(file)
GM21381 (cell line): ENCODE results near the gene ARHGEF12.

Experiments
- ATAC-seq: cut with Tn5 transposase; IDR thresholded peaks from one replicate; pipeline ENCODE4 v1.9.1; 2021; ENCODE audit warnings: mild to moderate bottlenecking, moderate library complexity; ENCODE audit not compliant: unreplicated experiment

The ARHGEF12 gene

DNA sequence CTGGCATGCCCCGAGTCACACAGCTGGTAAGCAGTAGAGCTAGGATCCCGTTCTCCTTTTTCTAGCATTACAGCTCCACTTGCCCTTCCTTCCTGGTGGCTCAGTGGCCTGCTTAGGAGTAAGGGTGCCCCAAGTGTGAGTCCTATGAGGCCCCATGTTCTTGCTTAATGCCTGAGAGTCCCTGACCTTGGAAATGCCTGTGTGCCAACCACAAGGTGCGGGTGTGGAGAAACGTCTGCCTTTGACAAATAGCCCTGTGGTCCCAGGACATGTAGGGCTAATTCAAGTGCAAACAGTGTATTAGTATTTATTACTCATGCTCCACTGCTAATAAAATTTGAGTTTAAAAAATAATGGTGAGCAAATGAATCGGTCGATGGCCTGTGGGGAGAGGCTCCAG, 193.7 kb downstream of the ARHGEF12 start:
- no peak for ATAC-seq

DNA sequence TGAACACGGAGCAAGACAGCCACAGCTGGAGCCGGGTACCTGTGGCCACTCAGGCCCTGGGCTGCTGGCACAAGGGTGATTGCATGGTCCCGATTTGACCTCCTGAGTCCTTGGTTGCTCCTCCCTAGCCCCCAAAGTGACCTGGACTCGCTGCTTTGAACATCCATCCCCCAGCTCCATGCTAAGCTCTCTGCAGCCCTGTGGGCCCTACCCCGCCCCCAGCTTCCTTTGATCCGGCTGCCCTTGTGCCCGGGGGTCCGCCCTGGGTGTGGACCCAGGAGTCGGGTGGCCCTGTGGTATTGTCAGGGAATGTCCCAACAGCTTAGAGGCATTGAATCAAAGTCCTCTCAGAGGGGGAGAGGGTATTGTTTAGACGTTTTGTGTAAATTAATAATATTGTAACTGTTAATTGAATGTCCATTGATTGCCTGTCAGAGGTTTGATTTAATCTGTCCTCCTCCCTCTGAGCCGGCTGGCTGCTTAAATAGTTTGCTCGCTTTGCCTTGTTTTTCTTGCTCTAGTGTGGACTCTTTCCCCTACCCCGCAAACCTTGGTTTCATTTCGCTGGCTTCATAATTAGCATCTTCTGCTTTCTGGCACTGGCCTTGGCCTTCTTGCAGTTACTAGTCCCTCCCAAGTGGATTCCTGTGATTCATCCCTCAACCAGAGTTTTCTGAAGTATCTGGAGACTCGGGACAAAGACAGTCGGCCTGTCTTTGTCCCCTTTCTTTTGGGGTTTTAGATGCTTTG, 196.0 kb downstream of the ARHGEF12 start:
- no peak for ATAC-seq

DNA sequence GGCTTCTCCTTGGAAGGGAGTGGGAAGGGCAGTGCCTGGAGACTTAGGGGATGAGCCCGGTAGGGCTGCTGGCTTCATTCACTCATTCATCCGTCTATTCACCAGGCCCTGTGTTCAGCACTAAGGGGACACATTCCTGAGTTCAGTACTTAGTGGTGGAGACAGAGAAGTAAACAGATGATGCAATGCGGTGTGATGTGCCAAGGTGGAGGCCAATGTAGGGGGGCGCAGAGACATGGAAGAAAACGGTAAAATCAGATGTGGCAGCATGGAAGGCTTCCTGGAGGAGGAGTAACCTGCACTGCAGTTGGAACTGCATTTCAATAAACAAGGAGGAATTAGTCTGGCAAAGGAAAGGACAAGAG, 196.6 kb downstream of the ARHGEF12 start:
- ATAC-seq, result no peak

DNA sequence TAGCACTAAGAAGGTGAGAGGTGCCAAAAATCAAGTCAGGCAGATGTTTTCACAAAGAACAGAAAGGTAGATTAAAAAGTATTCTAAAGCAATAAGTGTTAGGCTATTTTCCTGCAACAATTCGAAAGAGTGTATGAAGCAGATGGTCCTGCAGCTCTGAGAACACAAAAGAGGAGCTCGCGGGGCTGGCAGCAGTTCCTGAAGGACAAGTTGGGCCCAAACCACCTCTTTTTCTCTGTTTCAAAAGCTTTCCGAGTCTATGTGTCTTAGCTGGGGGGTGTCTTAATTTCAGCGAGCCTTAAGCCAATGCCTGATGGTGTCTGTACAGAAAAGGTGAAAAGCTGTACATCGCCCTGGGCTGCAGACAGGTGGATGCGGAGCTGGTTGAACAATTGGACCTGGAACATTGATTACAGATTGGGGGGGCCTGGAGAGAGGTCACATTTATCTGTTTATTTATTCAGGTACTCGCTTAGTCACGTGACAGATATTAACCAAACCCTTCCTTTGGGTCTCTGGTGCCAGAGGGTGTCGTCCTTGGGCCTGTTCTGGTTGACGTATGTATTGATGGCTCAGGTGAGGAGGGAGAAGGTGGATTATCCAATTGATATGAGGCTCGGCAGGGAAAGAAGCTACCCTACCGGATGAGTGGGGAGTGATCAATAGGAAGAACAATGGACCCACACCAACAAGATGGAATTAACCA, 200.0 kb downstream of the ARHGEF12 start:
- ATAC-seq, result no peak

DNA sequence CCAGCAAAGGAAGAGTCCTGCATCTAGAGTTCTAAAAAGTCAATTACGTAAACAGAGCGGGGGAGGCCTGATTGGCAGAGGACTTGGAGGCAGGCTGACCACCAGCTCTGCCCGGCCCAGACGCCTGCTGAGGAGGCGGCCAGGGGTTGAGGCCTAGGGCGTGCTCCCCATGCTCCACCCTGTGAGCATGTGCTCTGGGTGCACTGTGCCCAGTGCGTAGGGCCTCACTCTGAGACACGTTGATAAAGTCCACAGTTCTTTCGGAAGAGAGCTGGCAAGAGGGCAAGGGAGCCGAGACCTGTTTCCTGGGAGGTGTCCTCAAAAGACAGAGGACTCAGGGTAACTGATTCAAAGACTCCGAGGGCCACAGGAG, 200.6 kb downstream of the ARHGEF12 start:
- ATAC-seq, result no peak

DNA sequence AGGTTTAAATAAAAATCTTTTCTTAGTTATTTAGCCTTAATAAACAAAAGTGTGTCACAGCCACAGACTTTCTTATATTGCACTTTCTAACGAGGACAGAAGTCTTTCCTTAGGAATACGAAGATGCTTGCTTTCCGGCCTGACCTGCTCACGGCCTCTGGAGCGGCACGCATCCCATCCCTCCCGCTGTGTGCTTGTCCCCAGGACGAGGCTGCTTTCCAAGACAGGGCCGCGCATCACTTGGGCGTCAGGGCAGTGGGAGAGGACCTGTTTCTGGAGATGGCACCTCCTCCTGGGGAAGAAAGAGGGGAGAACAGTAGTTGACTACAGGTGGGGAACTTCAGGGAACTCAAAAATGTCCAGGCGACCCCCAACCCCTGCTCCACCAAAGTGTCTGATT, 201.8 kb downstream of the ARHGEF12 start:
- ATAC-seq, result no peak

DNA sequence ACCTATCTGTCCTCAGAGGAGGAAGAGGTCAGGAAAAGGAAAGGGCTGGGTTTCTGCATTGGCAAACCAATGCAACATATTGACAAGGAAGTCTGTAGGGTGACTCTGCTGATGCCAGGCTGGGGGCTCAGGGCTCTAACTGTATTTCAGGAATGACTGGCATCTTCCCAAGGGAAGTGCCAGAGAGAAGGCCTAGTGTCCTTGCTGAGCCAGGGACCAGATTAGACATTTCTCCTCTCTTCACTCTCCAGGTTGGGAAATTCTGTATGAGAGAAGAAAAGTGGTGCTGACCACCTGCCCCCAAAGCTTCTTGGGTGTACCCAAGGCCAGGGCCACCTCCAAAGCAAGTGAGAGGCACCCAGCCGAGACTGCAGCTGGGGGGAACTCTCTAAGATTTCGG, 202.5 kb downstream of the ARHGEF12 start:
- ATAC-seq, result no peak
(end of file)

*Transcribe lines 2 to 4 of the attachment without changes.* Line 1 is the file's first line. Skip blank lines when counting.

Experiments
- ATAC-seq: cut with Tn5 transposase; IDR thresholded peaks from one replicate; pipeline ENCODE4 v1.9.1; 2021; ENCODE audit warnings: mild to moderate bottlenecking, moderate library complexity; ENCODE audit not compliant: unreplicated experiment

The ARHGEF12 gene